Music : Islanders captivated by Irish trio
The first truly grey day after Labor Day was a familiar Irish backdrop to the traditional Celtic music that drew a capacity crowd to the Katharine Cornell Theatre Saturday night. Kevin Crawford, Cillian Vallely, and Paul Meehan, all members of the world-famous group, Lunasa, were the latest performers brought to the Island by KCT Concerts, a nonprofit venture run by Mary Wolverton and Gregg Harcourt that is dedicated to bringing traditional, mostly Celtic, musicians to the Island.
Photos by Ralph Stewart
The first thing was context. Hardly a song was played without an introduction by the informal Mr. Crawford, who would be the first to tell you that the group is from Ireland, "where 'Boshton' is spelled with an 'h.'" The relaxed and jovial atmosphere so quickly created by Mr. Crawford's storytelling made it easy for the crowd to forget that it was in the presence of three of Ireland's most renowned traditional instrumentalists.
That is, of course, until they started playing.
Mr. Crawford closed his eyes and pursed his lips, sending out clear pure notes from his flute and whistle. Mr. Vallely played the uilleann pipes, a complex bellow-powered bagpipe, which creates underlying harmonics (that cast almost an electronic hum) while specific notes are sounding. Mr. Meehan's guitar work was subtle and flawless, and as the group played he seemed to be the only one to open his eyes, if only to watch his fellow musicians play.
Photos by Ralph Stewart
Mr. Crawford and Mr. Vallely have been in a group together for 11 years, a fact that is vividly apparent when they play the whistle together. Their hands move at identical rates and their lips are pursed with such tenacity that one finds themselves checking their own breath as the guitar of Mr. Meehan coalesces.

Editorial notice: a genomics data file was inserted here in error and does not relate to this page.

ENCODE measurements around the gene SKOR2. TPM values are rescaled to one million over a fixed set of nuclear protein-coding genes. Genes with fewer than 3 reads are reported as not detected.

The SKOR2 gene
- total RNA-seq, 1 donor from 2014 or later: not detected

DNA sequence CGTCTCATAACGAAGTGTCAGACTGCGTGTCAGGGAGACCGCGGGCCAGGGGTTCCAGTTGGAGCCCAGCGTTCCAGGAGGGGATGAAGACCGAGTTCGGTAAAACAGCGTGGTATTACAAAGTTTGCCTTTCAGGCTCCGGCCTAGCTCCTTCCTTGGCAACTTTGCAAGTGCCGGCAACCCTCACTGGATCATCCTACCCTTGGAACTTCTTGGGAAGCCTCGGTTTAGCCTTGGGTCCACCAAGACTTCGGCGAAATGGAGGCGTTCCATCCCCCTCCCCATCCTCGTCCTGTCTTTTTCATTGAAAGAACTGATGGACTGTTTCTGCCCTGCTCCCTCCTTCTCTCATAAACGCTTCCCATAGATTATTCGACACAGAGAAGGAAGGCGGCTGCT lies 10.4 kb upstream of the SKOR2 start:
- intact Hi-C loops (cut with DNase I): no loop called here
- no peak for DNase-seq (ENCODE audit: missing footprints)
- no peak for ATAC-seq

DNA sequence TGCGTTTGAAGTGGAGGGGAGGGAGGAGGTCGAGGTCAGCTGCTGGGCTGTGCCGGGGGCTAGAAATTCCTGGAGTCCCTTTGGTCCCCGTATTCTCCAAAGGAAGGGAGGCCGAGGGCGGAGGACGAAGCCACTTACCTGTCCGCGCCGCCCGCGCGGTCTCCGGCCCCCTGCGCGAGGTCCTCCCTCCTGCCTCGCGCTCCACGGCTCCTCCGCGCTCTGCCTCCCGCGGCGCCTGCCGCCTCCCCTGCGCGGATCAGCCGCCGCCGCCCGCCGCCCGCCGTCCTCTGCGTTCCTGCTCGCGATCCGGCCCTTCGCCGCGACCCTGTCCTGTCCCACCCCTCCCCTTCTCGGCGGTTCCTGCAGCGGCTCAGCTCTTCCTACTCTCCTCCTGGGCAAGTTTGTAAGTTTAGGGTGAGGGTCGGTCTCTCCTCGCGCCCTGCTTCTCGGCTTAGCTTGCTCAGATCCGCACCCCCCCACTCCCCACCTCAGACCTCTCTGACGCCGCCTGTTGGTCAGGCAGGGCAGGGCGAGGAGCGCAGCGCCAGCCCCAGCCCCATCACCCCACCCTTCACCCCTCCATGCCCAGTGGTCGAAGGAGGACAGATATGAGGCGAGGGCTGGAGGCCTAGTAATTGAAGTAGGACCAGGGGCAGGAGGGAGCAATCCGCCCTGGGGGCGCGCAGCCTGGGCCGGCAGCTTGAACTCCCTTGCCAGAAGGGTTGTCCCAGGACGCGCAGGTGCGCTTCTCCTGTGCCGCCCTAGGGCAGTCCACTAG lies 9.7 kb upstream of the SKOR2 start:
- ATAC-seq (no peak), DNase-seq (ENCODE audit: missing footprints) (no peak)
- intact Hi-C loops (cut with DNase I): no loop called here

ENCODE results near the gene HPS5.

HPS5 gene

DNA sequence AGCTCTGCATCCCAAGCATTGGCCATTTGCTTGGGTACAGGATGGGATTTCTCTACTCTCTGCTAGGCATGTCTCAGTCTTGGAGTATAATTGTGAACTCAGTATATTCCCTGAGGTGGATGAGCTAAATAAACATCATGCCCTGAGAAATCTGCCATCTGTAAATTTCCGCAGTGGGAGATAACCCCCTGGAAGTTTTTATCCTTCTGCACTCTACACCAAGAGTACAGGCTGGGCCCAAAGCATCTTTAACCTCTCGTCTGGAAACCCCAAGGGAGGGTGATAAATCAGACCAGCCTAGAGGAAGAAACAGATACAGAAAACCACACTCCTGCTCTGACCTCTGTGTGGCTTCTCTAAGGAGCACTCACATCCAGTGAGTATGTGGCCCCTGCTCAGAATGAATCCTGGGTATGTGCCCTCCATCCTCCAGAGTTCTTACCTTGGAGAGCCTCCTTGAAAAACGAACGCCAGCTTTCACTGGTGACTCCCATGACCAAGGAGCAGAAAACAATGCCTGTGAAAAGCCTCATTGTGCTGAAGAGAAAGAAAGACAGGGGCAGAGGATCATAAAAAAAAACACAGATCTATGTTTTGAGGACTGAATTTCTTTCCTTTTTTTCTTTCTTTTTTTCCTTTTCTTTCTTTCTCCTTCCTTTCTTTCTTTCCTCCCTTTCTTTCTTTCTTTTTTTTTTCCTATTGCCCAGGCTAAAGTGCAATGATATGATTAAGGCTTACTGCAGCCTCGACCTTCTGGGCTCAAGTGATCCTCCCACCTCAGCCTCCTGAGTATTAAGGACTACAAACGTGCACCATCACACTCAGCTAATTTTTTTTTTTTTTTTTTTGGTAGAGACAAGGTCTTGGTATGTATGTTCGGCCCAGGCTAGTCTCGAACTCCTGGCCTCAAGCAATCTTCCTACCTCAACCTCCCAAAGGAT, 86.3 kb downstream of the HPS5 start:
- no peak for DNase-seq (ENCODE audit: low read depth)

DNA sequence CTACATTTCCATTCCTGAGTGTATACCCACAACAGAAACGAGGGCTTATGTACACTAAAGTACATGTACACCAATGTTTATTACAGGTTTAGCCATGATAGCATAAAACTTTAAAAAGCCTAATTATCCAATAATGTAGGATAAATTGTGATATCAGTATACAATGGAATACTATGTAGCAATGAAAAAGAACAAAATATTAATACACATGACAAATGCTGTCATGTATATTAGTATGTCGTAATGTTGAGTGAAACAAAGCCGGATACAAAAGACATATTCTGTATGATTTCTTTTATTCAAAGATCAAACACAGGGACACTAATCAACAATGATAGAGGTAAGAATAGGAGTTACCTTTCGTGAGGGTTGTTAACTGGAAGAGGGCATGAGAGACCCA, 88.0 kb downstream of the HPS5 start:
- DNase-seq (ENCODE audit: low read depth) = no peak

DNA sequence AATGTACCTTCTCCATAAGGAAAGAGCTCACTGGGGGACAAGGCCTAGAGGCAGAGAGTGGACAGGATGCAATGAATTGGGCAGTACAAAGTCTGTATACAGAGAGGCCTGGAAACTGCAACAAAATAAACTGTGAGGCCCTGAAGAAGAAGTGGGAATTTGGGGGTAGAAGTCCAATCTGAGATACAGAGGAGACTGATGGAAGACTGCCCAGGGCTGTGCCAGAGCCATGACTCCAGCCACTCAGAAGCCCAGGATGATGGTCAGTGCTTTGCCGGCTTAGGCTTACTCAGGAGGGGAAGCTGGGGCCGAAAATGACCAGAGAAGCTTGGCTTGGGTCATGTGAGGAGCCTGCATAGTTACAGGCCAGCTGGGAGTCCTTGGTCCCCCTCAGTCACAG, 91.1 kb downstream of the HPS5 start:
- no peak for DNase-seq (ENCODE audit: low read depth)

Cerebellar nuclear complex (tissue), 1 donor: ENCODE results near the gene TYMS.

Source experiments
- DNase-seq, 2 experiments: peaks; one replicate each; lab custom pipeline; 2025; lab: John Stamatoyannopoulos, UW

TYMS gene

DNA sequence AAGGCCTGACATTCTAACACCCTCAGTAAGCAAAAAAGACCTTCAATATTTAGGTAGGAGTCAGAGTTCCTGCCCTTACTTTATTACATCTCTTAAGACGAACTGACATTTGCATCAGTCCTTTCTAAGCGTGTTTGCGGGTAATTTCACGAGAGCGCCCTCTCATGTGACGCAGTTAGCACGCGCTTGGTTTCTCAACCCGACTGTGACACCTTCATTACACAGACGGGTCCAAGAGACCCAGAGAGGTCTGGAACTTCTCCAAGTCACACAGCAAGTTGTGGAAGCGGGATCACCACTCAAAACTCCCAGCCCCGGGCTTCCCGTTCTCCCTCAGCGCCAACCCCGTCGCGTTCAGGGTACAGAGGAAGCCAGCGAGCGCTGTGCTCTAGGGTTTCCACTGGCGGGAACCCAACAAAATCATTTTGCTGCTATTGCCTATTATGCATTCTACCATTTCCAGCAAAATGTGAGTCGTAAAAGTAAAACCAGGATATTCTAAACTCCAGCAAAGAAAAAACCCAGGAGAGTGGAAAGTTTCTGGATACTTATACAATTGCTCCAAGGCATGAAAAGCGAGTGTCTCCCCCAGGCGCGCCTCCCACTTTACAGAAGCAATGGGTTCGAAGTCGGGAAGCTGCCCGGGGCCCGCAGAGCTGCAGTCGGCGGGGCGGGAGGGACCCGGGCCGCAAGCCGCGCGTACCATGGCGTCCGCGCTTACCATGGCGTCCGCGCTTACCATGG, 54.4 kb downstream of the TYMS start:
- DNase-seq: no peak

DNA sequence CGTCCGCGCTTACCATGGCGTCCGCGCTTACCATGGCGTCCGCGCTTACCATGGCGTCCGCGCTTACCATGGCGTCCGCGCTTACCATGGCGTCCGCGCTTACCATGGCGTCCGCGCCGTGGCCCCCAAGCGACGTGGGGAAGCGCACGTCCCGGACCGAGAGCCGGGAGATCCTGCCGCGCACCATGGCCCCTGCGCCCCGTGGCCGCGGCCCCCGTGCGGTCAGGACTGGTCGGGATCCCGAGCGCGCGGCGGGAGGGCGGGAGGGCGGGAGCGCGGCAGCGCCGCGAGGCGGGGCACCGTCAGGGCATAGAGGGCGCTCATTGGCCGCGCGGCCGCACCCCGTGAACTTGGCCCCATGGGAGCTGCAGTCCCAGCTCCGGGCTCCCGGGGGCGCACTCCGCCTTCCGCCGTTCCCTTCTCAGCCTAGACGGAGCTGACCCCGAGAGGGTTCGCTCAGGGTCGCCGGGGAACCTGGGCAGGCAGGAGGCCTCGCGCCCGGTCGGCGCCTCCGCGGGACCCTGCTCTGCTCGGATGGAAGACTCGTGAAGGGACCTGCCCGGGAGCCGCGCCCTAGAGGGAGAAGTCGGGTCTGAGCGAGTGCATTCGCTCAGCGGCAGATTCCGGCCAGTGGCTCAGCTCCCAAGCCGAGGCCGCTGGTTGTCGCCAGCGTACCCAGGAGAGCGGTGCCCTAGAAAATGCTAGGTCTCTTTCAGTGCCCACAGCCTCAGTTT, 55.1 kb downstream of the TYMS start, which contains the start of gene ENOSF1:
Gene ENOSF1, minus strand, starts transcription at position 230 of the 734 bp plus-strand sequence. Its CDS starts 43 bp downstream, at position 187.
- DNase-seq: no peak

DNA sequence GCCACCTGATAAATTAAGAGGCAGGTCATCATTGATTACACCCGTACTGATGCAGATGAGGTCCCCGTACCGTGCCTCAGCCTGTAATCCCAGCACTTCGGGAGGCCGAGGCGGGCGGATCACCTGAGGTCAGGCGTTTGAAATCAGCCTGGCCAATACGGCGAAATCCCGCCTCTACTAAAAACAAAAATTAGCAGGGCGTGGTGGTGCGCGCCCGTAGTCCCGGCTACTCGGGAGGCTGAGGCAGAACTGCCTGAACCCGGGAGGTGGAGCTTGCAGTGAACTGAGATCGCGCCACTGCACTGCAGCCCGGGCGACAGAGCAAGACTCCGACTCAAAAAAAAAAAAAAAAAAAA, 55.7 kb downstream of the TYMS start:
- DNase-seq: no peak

Between songs, Mr. Crawford acted as a liaison to the audience, his lighthearted banter setting a uniquely Irish tone. The songs were introduced as if they were friends, each coming with stories and many hailing from specific parts of Ireland. As Mr. Vallely pointed out, the song "Dark, Slender Boy" was about a type of Guinness.
The intimacy of the setting was just as advertised; the words "powerful" and "amazing" were frequently repeated during intermission. When the wind slammed a door shut in the rear of the theatre halfway through a number, a few members of the audience were startled and turned their heads back, while the rest of the audience found themselves unable to turn away.
It is quite an accomplishment that Ms. Wolverton and Mr. Harcourt have developed so hospitable an environment for Celtic music here on the Island, both for musicians and audience. The next show in the KCT Concerts series will feature bluegrass artist Shannon Whitworth on Oct. 11 at the Katharine Cornell Theatre.
Ben Williams is a 2008 regional high school graduate who regularly contributes to The Times.